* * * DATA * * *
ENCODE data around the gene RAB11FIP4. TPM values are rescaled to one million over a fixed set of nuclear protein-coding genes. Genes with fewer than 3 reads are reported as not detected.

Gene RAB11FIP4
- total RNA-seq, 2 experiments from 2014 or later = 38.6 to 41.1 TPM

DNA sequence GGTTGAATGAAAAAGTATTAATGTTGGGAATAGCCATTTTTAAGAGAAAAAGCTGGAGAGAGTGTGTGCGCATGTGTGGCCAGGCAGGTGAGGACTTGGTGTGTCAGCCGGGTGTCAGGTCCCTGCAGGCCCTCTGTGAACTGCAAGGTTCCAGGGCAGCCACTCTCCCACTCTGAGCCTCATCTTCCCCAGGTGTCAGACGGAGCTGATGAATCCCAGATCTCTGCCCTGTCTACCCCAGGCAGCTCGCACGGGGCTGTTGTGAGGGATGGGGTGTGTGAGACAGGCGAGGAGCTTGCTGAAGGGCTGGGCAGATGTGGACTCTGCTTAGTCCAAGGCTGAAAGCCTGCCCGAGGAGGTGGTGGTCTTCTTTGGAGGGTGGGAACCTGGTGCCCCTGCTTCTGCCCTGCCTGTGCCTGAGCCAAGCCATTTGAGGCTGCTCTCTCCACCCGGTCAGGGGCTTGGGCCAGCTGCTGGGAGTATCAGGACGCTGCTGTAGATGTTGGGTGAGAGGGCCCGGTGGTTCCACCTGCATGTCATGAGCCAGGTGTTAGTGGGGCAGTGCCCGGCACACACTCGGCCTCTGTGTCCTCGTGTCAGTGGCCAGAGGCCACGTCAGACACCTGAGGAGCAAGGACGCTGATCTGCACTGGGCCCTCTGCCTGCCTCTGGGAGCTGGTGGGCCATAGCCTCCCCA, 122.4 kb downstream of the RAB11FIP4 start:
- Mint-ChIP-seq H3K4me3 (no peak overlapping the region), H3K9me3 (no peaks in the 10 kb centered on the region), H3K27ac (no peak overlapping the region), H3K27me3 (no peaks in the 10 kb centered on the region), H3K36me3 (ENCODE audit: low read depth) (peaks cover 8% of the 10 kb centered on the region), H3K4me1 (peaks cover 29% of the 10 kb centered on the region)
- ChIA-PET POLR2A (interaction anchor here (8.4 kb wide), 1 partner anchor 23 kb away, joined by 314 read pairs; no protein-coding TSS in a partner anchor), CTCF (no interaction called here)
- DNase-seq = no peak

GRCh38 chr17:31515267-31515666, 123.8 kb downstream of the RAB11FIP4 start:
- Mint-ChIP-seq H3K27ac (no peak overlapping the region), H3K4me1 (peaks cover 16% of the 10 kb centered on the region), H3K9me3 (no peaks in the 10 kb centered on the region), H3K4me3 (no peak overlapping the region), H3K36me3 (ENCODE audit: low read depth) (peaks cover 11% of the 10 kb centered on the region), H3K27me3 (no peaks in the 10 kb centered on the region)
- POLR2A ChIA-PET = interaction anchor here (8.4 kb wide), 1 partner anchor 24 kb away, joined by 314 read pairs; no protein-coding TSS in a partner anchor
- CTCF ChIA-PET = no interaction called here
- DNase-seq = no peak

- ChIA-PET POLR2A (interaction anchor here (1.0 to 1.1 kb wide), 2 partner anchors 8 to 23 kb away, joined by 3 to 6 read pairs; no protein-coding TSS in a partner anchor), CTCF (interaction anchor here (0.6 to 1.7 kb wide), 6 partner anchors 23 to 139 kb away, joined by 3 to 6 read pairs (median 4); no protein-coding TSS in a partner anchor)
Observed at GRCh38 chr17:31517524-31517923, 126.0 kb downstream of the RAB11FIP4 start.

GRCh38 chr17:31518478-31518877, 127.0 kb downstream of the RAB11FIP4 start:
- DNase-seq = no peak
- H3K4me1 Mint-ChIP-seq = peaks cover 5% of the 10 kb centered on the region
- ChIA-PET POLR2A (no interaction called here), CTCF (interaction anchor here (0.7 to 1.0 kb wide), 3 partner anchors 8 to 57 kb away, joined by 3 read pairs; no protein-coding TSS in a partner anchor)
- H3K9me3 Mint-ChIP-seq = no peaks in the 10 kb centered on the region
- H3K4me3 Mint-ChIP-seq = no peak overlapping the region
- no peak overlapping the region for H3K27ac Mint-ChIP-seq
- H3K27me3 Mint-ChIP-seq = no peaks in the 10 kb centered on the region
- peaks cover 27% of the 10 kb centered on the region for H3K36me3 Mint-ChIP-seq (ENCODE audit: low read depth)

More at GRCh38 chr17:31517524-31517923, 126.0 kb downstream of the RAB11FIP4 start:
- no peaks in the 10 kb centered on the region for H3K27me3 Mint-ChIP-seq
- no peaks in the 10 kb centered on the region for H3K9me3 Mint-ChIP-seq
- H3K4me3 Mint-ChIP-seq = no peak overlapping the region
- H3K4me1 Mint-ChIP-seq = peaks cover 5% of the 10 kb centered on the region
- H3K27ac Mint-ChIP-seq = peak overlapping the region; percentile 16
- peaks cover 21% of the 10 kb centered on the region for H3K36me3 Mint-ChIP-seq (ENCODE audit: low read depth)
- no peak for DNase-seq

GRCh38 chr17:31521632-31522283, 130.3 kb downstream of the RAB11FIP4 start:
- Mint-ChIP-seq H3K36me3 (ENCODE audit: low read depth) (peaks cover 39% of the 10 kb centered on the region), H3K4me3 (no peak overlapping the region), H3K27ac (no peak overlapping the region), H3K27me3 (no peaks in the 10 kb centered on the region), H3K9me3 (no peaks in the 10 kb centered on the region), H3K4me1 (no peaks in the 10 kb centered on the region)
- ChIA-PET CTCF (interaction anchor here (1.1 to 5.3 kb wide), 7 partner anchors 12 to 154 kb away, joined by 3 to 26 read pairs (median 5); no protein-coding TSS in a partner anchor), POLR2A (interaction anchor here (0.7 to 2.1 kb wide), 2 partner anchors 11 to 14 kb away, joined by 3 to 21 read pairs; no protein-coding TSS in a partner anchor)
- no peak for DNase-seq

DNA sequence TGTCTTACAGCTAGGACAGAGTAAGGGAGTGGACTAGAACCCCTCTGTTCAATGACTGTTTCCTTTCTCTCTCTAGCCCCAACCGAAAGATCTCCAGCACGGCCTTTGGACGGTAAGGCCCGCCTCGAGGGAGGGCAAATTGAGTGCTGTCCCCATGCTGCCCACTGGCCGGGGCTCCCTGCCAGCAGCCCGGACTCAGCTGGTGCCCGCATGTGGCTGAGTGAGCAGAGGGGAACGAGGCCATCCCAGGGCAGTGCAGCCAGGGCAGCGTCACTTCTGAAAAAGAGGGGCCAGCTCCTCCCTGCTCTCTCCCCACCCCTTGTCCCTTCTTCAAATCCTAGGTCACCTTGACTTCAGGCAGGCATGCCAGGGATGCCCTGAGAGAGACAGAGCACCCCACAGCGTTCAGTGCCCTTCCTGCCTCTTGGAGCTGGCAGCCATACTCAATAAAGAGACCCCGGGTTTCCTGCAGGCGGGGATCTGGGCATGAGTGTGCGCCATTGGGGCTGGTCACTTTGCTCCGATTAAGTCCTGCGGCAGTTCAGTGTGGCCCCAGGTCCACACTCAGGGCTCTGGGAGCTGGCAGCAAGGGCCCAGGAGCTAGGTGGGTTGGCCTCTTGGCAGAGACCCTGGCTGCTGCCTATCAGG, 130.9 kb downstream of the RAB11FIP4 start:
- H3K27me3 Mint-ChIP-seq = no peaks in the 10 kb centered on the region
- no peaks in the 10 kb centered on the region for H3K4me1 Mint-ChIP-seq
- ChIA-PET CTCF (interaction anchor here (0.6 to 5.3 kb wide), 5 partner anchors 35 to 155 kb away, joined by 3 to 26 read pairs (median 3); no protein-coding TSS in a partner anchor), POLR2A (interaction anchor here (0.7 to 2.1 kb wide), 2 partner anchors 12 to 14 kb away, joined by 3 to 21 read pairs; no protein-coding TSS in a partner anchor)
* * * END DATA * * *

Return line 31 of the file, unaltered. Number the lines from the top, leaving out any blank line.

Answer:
- no peak for DNase-seq